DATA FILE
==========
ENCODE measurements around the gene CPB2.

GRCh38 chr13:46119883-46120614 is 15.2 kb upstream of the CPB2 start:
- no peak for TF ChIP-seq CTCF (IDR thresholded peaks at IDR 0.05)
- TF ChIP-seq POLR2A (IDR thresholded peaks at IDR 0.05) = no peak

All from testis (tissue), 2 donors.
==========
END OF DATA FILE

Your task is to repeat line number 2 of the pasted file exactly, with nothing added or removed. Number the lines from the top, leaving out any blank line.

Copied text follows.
GRCh38 chr13:46119883-46120614 is 15.2 kb upstream of the CPB2 start: